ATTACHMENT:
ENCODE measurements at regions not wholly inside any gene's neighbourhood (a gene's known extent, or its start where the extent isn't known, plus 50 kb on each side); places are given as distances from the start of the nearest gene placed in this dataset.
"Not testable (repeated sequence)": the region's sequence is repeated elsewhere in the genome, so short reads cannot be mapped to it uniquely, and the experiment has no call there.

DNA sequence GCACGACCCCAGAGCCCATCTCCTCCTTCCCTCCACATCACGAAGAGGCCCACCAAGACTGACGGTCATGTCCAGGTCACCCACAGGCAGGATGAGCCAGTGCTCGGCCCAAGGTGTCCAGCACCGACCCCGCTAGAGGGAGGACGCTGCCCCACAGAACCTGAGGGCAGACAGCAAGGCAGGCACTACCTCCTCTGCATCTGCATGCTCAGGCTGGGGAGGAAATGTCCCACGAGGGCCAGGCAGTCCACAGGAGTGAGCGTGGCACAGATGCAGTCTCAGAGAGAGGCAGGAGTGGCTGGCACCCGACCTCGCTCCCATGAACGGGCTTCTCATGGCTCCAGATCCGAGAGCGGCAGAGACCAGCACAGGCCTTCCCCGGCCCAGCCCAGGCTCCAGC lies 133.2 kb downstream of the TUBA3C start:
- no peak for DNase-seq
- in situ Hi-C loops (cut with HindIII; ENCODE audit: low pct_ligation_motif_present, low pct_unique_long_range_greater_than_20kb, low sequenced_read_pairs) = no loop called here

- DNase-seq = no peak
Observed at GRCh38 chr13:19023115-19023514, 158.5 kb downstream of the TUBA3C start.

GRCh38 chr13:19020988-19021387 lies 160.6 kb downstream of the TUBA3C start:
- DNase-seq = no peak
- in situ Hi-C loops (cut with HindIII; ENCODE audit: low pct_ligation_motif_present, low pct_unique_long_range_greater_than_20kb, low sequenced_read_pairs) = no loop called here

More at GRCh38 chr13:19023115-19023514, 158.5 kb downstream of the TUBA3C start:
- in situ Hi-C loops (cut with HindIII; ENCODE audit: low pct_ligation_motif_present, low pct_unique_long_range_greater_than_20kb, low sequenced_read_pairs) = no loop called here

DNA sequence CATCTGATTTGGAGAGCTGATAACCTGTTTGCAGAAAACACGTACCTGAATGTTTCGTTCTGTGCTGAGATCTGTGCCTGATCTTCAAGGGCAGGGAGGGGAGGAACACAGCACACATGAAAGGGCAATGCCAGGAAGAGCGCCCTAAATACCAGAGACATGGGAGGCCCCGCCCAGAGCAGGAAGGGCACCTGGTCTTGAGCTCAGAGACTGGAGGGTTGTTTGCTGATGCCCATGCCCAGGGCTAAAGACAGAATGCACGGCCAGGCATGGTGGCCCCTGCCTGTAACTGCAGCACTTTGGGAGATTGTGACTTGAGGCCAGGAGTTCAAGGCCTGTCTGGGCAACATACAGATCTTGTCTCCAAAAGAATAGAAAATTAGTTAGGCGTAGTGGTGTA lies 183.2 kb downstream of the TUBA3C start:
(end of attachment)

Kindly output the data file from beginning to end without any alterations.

ENCODE measurements at regions not wholly inside any gene's neighbourhood (a gene's known extent, or its start where the extent isn't known, plus 50 kb on each side); places are given as distances from the start of the nearest gene placed in this dataset.
"Not testable (repeated sequence)": the region's sequence is repeated elsewhere in the genome, so short reads cannot be mapped to it uniquely, and the experiment has no call there.

DNA sequence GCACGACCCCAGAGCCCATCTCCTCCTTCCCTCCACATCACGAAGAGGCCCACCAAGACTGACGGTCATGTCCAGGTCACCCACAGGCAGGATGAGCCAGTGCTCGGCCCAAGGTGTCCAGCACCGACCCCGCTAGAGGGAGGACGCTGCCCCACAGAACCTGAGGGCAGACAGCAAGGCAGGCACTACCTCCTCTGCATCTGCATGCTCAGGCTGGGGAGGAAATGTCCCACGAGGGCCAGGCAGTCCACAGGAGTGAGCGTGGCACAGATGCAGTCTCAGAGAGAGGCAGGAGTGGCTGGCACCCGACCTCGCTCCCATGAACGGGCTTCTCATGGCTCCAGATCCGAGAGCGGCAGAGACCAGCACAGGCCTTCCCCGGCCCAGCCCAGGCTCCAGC lies 133.2 kb downstream of the TUBA3C start:
- no peak for DNase-seq
- in situ Hi-C loops (cut with HindIII; ENCODE audit: low pct_ligation_motif_present, low pct_unique_long_range_greater_than_20kb, low sequenced_read_pairs) = no loop called here

- DNase-seq = no peak
Observed at GRCh38 chr13:19023115-19023514, 158.5 kb downstream of the TUBA3C start.

GRCh38 chr13:19020988-19021387 lies 160.6 kb downstream of the TUBA3C start:
- DNase-seq = no peak
- in situ Hi-C loops (cut with HindIII; ENCODE audit: low pct_ligation_motif_present, low pct_unique_long_range_greater_than_20kb, low sequenced_read_pairs) = no loop called here

More at GRCh38 chr13:19023115-19023514, 158.5 kb downstream of the TUBA3C start:
- in situ Hi-C loops (cut with HindIII; ENCODE audit: low pct_ligation_motif_present, low pct_unique_long_range_greater_than_20kb, low sequenced_read_pairs) = no loop called here

DNA sequence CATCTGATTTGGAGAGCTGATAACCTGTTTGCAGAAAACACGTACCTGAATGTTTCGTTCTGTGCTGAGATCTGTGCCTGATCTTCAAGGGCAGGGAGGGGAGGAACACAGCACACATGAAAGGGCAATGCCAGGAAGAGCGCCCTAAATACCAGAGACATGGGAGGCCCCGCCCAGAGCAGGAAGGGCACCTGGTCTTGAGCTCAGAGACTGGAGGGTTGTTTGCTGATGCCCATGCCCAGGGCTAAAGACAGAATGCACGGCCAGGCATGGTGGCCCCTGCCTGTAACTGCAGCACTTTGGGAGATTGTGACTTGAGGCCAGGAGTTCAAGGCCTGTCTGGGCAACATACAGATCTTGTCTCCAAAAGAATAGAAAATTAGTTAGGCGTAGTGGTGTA lies 183.2 kb downstream of the TUBA3C start: